The government’s ban on travel from southern Africa has been extended to Tanzania and the Democratic Republic of Congo.
Transport secretary Grant Shapps confirmed the additions to the banned list in a string of tweets on Thursday evening (21 January).
The new measures came into effect at 4am on Friday (22 January).
British and Irish nationals, as well as third-country nationals with residence rights, will be exempt.
"To help to stop the spread of the Covid-19 variant identified in South Africa, we are banning all arrivals from Tanzania and Democratic Republic of Congo from 4am tomorrow," said Shapps.
"All passengers from these countries except British and Irish nationals and third country nationals with residents rights will be denied entry.
"We are continuing to monitor Covid-19 rates and new strains of the virus across the globe. This, alongside the suspension of travel corridors and pre-departure testing, will help protect our borders."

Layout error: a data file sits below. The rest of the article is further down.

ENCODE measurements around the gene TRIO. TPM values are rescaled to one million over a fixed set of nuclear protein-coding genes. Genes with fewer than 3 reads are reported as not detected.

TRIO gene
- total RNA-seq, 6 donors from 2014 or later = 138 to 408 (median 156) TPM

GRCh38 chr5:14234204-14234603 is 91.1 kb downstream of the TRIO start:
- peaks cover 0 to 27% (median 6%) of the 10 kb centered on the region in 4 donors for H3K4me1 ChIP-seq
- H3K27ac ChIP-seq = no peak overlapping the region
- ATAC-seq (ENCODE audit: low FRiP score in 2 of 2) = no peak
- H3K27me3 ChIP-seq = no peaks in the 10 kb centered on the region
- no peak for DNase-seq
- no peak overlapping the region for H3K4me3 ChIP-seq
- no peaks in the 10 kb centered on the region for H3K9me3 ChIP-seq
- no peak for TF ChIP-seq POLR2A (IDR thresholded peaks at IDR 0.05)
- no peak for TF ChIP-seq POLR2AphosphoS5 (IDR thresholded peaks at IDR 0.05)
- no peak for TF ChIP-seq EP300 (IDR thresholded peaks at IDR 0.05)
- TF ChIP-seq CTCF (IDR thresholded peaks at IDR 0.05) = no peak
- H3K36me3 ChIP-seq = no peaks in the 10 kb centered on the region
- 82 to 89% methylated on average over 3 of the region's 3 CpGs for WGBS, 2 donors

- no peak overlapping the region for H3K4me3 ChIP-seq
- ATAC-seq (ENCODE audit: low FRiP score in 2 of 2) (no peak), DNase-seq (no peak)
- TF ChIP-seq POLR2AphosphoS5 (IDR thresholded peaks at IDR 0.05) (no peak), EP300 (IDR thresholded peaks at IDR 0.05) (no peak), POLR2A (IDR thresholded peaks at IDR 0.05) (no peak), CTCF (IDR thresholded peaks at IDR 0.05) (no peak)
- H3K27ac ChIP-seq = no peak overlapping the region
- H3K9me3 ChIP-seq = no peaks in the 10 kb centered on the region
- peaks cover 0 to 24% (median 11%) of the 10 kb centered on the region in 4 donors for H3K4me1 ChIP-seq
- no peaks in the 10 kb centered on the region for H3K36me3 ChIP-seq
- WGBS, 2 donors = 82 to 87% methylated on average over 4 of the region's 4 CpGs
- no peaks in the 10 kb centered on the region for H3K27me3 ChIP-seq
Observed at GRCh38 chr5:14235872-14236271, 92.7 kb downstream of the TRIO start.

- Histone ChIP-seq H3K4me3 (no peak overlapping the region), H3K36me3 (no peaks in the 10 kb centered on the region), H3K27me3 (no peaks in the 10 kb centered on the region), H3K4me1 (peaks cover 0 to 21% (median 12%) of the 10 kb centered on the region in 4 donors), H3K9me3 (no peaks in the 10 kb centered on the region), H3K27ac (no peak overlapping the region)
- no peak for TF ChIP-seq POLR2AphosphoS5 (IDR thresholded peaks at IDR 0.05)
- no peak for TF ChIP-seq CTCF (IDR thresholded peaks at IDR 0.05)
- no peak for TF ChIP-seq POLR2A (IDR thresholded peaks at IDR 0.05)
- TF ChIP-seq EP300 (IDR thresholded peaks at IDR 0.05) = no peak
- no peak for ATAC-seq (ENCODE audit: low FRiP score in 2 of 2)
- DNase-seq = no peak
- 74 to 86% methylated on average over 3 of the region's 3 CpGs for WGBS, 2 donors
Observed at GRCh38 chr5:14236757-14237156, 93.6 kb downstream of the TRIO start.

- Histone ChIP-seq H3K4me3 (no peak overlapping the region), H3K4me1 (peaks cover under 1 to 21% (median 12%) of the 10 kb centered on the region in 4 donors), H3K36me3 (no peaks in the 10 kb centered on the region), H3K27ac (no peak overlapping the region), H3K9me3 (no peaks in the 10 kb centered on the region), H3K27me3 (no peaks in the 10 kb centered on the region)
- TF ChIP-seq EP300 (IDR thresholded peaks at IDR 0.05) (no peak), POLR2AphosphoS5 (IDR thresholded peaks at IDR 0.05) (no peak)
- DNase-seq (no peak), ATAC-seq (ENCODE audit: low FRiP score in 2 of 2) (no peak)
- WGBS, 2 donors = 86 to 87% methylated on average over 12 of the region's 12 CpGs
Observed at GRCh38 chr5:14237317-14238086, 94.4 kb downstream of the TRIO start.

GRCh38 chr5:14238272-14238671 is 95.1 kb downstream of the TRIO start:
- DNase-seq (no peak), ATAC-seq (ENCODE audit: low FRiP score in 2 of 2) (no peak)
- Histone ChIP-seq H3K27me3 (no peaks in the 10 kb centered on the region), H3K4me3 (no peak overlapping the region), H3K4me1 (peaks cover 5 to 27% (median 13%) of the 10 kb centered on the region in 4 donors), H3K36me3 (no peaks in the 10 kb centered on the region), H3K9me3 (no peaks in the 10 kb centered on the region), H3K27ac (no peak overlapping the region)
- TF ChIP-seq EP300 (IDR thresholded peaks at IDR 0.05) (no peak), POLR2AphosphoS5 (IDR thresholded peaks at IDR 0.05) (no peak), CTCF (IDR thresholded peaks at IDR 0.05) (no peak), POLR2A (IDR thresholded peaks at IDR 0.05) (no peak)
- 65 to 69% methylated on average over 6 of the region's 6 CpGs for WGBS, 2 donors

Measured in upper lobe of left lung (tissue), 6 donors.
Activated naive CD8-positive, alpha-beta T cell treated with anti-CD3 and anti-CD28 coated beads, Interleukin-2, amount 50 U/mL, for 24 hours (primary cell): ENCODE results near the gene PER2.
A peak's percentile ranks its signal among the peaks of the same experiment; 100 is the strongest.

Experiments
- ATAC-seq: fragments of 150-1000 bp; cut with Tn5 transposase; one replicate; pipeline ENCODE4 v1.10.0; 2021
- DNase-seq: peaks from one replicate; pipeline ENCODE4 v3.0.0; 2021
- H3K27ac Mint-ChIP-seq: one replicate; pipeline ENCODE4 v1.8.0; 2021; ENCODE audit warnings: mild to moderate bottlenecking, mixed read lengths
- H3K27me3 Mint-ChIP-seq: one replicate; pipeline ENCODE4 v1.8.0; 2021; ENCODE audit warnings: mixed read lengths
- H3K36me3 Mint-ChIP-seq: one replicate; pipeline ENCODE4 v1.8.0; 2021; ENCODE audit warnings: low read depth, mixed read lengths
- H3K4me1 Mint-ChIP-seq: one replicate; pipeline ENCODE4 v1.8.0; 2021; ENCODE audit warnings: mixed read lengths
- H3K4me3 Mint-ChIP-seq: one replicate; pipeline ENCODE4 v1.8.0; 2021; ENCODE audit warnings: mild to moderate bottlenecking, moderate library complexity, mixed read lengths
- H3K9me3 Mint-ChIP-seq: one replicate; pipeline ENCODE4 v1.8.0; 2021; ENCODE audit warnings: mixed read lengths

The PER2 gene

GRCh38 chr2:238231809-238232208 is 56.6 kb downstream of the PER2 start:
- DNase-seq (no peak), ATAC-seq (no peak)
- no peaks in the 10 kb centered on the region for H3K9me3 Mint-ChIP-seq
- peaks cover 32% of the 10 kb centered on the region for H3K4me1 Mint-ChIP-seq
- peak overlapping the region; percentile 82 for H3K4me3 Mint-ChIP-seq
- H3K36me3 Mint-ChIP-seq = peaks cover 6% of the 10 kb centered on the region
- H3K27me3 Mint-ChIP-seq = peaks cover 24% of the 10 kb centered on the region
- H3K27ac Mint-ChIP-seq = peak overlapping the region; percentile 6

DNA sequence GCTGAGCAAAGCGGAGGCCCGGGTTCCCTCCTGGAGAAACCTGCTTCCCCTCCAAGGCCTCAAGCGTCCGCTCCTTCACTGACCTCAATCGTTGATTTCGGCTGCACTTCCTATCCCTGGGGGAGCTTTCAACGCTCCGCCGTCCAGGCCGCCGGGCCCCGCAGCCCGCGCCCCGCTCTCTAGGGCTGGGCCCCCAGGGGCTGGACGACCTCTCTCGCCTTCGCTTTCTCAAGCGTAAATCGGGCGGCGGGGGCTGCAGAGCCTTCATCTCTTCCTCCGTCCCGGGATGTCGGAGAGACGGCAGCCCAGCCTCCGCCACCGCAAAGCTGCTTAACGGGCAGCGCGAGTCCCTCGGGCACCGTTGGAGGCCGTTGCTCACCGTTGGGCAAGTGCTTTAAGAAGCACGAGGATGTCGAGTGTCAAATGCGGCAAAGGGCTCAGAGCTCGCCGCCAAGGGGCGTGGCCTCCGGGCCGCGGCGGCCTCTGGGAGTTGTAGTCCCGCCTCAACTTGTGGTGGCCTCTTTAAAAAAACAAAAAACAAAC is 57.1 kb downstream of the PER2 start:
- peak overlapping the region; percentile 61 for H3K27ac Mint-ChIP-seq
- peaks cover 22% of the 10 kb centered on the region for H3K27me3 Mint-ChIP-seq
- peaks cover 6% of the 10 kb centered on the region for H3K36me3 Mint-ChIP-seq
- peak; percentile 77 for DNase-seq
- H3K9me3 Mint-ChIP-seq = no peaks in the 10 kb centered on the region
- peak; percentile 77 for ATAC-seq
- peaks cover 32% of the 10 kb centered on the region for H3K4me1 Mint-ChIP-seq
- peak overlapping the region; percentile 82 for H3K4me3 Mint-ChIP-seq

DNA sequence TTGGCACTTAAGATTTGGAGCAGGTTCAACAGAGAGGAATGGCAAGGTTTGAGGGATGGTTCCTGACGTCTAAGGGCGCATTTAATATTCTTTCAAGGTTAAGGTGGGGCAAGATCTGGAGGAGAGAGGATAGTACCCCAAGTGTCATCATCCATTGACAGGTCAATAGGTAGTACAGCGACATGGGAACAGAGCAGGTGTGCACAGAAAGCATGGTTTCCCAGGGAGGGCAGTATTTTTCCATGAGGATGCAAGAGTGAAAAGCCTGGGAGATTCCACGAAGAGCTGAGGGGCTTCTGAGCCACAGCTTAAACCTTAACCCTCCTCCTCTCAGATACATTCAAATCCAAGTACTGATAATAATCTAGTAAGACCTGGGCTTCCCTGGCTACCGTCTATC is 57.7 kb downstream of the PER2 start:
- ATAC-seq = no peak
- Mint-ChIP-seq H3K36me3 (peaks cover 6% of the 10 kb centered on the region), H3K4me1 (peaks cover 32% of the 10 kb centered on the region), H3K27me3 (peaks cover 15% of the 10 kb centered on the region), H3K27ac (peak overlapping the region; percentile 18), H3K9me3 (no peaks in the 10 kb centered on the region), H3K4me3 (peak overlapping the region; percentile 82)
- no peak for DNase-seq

Exempt arrivals from countries covered by the travel ban will be required to self-isolate for 10 days upon arrival, and will not be able to use the test to release scheme to shorten their quarantine.
Tanzania and the Democratic Republic of Congo bring the total number of countries and territories on the banned list to 30.
A ban on arrivals from southern Africa was announced shortly before Christmas owing to a new strain of coronavirus first identified in South Africa.
Most of South America was added in the new year after another new virulent strain was identified in Brazil.
Travel to the UK from Portugal has been banned due to the country’s historic travel links with Brazil, and Cape Verde in Africa owing to its ties with Portugal.